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8.4. DEVICE INDEPENDENCE: INFORMATION ANYWHERE
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Knowledge workers are increasingly working both in multiple locations and while on the move using an ever wider variety of terminal devices. They need information delivered in a format appropriate to the device at hand.
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The aim of device independence is to allow authors to produce content that can be viewed effectively, using a wide range of devices. Differences in device properties such as screen size, input capabilities, processing capacity, software functionality, presentation language and network protocols make it challenging to produce a single resource that can be presented effectively to the user on any device. In this section, we review the key issues in device independence and then discuss the range of device independence architectures and technologies, which have been developed to address these. We nish with a description of our own DIWAF device independence framework.
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8.4.1. Issues in Device Independence
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The generation of content, and its subsequent delivery and presentation to a user is an involved process, and the problem of device independence can be viewed in a number of dimensions. 8.4.1.1. Separation of Concerns Historically, the generation of the content of a document and the generation of its representation would have been handled as entirely separate functions. Authors would deliver a manuscript to a publisher, who would typeset the manuscript for publication. The skill of the typesetter was to make the underlying structure of the text clear to readers by consistent use of fonts, spacing and margins. With the widespread availability of computers and word processors, authors often became responsible for both content and presentation. This blurring creates problems in device independent content delivery where content needs to be adapted to the device at hand, whereas much content produced today has formatting information embedded within it. 8.4.1.2. Location of Content Adaptation Because of the client/server nature of web applications there are at least three distinct places where the adaptation of content to the device can occur: Client Side Adaptation: all computer applications that display information to the user must have a screen driver that takes some internal representation of the data and transforms it into an image on the screen. In this sense, the client software is ultimately responsible for the presentation to the user. In an ideal world, providers would agree on a common data representation language for all devices, delegating responsibility for its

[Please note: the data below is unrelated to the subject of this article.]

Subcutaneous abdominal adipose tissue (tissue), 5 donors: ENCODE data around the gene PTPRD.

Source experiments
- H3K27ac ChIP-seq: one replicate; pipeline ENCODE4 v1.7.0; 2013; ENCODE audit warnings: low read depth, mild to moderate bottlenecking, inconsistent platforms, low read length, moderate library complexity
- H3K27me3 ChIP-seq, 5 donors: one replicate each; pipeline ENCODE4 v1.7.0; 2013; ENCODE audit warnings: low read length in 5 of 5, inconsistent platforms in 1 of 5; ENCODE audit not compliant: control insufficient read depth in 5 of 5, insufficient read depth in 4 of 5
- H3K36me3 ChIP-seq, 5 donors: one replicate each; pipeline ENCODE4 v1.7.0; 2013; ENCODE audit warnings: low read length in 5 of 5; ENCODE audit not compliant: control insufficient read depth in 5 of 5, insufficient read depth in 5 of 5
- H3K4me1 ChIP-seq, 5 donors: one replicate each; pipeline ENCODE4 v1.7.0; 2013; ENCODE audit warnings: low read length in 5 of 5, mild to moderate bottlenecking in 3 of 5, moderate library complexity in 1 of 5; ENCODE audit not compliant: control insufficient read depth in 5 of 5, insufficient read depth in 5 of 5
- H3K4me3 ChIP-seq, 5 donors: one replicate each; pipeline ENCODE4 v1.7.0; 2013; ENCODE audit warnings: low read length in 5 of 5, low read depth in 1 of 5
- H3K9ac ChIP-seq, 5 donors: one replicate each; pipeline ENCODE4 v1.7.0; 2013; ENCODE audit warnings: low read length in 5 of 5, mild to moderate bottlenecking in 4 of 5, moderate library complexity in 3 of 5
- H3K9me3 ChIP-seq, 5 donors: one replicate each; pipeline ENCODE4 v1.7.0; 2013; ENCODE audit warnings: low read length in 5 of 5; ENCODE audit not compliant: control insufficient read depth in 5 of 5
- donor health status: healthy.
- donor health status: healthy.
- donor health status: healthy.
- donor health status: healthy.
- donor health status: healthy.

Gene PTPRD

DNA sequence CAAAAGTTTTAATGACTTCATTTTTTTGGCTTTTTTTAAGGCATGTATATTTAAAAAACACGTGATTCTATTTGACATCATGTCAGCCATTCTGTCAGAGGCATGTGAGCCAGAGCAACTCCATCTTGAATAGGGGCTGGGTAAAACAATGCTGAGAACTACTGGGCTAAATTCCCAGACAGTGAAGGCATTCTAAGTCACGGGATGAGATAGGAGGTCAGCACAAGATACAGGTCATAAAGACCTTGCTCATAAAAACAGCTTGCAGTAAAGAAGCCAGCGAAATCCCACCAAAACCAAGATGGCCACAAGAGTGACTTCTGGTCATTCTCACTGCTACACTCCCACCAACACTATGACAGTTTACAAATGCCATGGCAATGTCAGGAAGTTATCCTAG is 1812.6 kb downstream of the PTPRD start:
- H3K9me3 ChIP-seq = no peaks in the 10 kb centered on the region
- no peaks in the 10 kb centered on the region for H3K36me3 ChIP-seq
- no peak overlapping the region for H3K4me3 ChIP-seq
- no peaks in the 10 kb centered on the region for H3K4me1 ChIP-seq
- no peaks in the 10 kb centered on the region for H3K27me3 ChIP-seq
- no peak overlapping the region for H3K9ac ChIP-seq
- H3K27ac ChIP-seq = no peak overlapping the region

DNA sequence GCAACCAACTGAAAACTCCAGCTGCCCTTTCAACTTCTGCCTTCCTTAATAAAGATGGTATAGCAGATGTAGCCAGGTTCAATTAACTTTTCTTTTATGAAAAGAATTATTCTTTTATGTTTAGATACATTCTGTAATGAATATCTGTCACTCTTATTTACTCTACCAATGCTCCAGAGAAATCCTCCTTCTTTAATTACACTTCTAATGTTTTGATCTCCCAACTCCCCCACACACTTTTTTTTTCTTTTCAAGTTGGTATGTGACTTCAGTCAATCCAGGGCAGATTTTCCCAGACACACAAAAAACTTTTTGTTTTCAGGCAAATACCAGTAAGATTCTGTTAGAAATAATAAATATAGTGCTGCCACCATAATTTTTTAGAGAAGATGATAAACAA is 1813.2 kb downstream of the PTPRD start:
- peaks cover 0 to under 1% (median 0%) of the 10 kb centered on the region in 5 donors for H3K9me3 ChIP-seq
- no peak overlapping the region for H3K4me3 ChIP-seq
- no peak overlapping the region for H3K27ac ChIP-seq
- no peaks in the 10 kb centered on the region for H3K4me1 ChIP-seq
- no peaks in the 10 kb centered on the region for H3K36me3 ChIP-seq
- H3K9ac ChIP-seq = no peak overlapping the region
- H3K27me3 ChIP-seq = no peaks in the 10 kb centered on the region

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representation to the client device. However, there are several mark-up languages in common use, each with a number of versions and variations, as well as a number of client side scripting languages. Thus the goal of producing a single universal representation language has proved elusive. Server Side Adaptation: whilst the client is ultimately responsible for the presentation of data to the user, the display is driven by the data received from the server. In principle, if the server can identify the capabilities of the device being used, different representations of the content can be sent, according to the requirements of the client. Because of the plethora of different data representations and device capabilities this approach has received much attention. A common approach is to de ne a data representation speci cally designed to support device independence. These representations typically encourage a highly structured approach to content, achieve separation of content from style and layout, allow selection of alternative content and de ne an abstract representation of user interactions. In principle, these representations could be rendered directly on the client, but a pragmatic approach is to use this abstract representation to generate different presentations on the server. Network Transformation: one of the reasons for the development of alternative data representations is the different network constraints placed upon mobile and xed end-user devices. Thus a third possibility for content adaptation is to introduce an intermediate processing step between the server and client, within the network itself. For example, the widely used WAP protocol relies on a WAP gateway to transform bulky textual representations into compact binary representations of data. Another frequent application is to transform high-resolution colour images into low-resolution black and white. 8.4.1.3. Delivery Context So far the discussion has focussed on the problems associated with using different hardware and software to generate an effective display of a single resource. However, this can be seen as part of a wider attempt to make web applications context aware. Accessibility has been a concern to the W3C for a number of years, and in many ways the issues involved in achieving accessibility are parallel to the aims of achieving device independence. It may be, for example, that a user has a preference for using voice rather than a keyboard and from the point of view of the software, it is irrelevant whether this is because the device is limited, or because the user nds it easier to talk than type, or whether the user happens to need their hands for something else (e.g., to drive). To a large extent, any solutions developed for device independence will increase accessibility and vice versa.
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